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Sunday, Feb 25, 2024

Handbook for the New Year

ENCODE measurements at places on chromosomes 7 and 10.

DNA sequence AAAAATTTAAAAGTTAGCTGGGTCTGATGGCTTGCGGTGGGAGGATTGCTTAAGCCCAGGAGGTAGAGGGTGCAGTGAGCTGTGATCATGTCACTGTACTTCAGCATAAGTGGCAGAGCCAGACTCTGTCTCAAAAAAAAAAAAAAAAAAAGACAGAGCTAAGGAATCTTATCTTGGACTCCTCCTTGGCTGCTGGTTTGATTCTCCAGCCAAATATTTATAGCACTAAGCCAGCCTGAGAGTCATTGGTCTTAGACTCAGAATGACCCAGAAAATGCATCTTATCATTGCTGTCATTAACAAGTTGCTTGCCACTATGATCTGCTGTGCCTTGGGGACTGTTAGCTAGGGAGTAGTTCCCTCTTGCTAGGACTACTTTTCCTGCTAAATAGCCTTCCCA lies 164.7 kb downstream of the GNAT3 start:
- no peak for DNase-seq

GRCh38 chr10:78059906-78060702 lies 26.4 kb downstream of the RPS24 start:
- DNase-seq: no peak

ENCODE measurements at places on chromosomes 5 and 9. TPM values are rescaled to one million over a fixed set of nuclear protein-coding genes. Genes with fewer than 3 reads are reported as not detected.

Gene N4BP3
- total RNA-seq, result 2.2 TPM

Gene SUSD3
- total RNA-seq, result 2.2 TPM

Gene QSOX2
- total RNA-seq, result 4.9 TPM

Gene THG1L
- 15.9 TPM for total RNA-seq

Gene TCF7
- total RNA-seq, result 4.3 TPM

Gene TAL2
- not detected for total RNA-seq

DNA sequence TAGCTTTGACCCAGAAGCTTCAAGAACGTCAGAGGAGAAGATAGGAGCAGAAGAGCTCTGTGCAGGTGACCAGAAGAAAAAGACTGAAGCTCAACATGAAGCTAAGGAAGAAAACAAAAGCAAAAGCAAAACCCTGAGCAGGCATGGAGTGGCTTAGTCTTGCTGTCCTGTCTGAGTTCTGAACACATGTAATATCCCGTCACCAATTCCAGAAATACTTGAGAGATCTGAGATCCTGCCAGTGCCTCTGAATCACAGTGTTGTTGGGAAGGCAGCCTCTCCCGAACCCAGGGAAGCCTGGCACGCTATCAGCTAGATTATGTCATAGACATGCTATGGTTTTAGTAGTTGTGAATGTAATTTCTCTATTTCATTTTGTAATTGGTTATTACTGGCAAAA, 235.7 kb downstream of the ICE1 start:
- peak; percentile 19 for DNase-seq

Across the country, many people are back in the office after ringing in the New Year, with their New Year’s resolutions made and with hopes for what 2017 may hold. For businesses of all sizes, a new year means an update to the employee handbook, and this year’s updates are especially important. In 2016, California passed numerous labor and employment laws affecting businesses across the state. Employers should review their current policies and practices to ensure compliance with all of the new laws for 2017. The most headline-grabbing update will be the increase in the minimum wage. The statewide California increase on Jan. 1 may not affect many employers in Los Angeles, since the minimum wage is higher here. The increase will impact your exempt salaried employees, as you will have to pay employees making below double the minimum wage overtime. In Los Angeles County and City, the minimum wage will rise to $12 per hour on July 1st. All of these increases will also impact your other payroll costs. There are other new laws which haven’t received as much attention. Effective March 1st, single-user restrooms must be identified with signage as “all gender” facilities, rather than being designated as male or female only. You can still label restrooms with multiple stalls as a single gender, but every single-user restroom must be labelled as an all gender facility. In this New Year, restrictions on inquiries about a prospective employee’s criminal history have been expanded to prohibit employers from asking about applicants’ juvenile criminal history. In the city of Los Angeles, employers are prohibited from asking questions about a job applicant’s criminal history until a conditional offer of employment has been made. Starting in July, employers who fail to “ban the box” asking about criminal history on the application form will face fines. There are certain exemptions to this ordinance, but it is important that employers take steps to ensure compliance with the new restrictions. Remind your employees that it is now illegal to use your phone with your hands while driving. Checking traffic, texting or changing music will all result in a ticket. In the San Fernando Valley, we have too often seen the devastating effects of distracted driving. Eight people are killed every day across the United States as a result distracted driving. A recurring question I’ve been hearing from employers is about the legalization of marijuana. Unlike the failed 2010 legalization initiative, Proposition 64 legalized the use of marijuana for adults over 21, but protected the right of employers to test their employees and job applicants for marijuana use. Employers can continue to maintain a drug-free workplace, and many employees, such as commercial drivers, must be drug-free. A significant change for a select number of employers will be limits on where you can adjudicate disputes with your employees. Agreements signed after Jan. 1 will be subject to a new law, which gives California employees the right to have their claims heard under California law, regardless of what their contract says. Employers with more than 25 employees must notify new hires about an employee’s right to protected time off if they are the victim of domestic violence, sexual assault or stalking. Employees already had the right to this time off, but employers are now mandated to inform each employee of this right by providing specific information in writing to new employees upon hire and upon request of the employee. Specific types of businesses also have new laws – retailers will be aware that the plastic bag ban was upheld. Developers in the city of Los Angeles are subject to the requirements of Measure JJJ. They will be required to use union-trained and local labor for most housing projects, as well as an affordable housing component that can be waived by the City Council for union-backed projects. These legislative changes are a mixture of good and bad for employers. Throughout 2017, the Valley Industry and Commerce Association will continue to advocate for employers. In the meantime, it is important that employers protect themselves by ensuring that they comply with the new and expanded laws for 2017. Stuart Waldman is president of the Valley Industry and Commerce Association (VICA), a business advocacy organization based in Van Nuys that represents employers in the San Fernando Valley at the local, state and federal levels of government.

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